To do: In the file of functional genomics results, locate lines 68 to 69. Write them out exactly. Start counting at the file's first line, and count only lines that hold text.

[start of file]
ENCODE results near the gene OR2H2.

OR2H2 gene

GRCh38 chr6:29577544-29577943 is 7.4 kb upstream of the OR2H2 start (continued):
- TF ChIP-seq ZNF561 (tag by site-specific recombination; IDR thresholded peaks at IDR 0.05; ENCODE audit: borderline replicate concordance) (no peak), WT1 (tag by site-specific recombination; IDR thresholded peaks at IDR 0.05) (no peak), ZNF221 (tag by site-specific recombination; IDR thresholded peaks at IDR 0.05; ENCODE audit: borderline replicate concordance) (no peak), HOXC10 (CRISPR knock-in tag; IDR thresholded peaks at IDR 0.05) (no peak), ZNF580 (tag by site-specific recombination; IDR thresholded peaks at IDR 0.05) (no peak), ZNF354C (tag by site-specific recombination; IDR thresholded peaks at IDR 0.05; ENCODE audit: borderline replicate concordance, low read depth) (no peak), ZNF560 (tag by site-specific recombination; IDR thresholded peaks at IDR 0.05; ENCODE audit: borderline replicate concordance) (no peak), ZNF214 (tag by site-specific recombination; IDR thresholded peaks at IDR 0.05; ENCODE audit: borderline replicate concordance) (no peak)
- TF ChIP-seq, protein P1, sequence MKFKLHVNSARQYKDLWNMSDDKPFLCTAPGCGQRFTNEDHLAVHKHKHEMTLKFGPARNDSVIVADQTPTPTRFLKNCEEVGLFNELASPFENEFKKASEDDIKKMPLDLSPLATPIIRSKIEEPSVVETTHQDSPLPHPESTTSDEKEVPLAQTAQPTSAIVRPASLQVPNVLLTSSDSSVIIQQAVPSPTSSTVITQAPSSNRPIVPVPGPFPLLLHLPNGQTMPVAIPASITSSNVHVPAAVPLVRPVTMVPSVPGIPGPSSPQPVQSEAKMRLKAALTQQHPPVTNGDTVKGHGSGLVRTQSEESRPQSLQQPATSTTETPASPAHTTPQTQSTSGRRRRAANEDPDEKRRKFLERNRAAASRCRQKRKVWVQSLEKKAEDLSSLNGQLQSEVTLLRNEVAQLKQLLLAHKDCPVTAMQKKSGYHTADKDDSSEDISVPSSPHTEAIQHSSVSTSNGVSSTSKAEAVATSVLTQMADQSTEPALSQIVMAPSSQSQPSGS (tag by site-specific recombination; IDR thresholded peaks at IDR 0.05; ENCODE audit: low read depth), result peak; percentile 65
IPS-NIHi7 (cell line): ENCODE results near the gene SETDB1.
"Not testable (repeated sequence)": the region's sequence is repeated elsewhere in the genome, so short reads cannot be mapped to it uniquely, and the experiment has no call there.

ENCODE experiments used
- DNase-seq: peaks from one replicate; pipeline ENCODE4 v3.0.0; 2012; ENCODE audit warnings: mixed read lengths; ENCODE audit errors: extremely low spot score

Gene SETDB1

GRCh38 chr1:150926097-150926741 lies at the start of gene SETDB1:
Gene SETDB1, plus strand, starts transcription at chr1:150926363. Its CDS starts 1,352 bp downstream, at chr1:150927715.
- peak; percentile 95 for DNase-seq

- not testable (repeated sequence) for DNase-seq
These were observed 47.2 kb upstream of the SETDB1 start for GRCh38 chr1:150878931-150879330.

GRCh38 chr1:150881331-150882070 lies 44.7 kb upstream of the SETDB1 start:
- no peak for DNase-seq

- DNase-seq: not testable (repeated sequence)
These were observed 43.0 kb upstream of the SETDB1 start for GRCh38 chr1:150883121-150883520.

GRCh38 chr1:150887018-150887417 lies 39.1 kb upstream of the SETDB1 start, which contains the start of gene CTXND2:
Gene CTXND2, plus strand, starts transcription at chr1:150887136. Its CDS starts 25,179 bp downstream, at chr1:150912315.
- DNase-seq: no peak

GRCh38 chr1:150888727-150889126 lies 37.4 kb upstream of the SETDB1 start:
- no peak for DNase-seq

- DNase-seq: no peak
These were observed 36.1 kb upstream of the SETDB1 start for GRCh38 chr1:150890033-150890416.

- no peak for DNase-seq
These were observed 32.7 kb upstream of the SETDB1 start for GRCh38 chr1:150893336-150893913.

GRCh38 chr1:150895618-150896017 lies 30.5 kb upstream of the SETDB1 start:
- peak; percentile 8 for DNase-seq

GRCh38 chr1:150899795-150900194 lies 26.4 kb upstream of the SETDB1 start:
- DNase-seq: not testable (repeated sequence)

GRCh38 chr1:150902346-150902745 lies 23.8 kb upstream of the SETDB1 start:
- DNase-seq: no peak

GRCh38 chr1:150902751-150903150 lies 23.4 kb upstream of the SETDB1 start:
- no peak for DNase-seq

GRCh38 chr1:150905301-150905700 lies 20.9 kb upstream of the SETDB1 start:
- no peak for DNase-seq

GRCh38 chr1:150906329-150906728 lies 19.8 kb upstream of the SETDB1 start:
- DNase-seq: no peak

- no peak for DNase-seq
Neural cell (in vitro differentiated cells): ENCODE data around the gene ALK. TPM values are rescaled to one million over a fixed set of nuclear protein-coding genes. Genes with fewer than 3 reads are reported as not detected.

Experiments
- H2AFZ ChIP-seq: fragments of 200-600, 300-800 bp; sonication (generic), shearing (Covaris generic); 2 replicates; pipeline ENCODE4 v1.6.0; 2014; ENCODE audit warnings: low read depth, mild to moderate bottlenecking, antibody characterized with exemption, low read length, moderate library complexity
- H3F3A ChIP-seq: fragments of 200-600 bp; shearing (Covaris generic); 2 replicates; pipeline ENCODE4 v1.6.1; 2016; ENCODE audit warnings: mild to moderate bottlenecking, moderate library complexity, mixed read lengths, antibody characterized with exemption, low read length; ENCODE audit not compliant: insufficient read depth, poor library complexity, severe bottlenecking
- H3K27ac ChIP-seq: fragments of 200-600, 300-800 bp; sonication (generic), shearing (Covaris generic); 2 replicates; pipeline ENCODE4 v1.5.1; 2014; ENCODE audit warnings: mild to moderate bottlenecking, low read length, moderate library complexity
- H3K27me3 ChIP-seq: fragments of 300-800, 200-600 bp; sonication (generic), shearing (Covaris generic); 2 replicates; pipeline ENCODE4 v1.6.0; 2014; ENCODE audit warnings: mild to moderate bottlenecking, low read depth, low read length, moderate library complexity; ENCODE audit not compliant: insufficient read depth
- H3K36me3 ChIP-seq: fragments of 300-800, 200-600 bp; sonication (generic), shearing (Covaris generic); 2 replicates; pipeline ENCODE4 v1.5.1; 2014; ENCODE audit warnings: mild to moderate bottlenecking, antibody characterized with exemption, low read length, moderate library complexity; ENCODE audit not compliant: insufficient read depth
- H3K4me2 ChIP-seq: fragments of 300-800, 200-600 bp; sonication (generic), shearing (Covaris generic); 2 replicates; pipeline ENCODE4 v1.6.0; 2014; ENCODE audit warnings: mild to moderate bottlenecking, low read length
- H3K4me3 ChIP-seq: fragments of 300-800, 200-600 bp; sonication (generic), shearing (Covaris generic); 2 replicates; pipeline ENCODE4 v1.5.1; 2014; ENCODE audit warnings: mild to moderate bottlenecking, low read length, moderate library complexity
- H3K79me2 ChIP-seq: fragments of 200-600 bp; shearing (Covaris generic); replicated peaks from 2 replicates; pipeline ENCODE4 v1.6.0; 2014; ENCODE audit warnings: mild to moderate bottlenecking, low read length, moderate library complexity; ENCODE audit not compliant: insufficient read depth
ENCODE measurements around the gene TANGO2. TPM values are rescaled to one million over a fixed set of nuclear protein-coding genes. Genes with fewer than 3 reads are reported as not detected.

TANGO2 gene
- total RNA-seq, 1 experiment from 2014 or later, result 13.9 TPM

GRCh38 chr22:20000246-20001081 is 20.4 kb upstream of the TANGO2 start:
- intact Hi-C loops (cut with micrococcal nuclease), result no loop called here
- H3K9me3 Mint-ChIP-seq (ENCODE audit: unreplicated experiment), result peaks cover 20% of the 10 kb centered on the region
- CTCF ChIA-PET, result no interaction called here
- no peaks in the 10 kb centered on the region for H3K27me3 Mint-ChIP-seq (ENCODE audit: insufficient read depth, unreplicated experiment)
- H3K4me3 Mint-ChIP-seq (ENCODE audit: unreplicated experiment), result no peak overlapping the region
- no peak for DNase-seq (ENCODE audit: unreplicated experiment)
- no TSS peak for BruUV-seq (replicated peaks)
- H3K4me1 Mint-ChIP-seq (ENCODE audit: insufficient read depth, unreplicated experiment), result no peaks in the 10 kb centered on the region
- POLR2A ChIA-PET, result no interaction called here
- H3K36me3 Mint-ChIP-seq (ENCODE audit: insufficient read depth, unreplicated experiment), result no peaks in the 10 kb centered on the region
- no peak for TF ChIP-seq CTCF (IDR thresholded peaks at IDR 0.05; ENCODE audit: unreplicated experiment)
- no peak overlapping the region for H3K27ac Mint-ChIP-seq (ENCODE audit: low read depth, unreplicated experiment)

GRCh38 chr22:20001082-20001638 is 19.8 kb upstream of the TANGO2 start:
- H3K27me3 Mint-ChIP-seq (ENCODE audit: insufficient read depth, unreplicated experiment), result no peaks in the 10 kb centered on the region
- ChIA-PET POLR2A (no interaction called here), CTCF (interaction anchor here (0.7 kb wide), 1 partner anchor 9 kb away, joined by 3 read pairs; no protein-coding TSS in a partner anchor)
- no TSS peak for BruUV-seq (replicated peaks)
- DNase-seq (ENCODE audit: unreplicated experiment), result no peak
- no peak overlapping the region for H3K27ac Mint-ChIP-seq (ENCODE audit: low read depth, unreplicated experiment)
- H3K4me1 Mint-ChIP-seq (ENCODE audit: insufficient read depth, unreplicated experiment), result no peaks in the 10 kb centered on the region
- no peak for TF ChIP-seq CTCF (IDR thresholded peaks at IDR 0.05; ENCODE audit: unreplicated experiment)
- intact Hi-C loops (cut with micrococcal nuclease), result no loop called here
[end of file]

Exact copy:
GRCh38 chr22:20001082-20001638 is 19.8 kb upstream of the TANGO2 start:
- H3K27me3 Mint-ChIP-seq (ENCODE audit: insufficient read depth, unreplicated experiment), result no peaks in the 10 kb centered on the region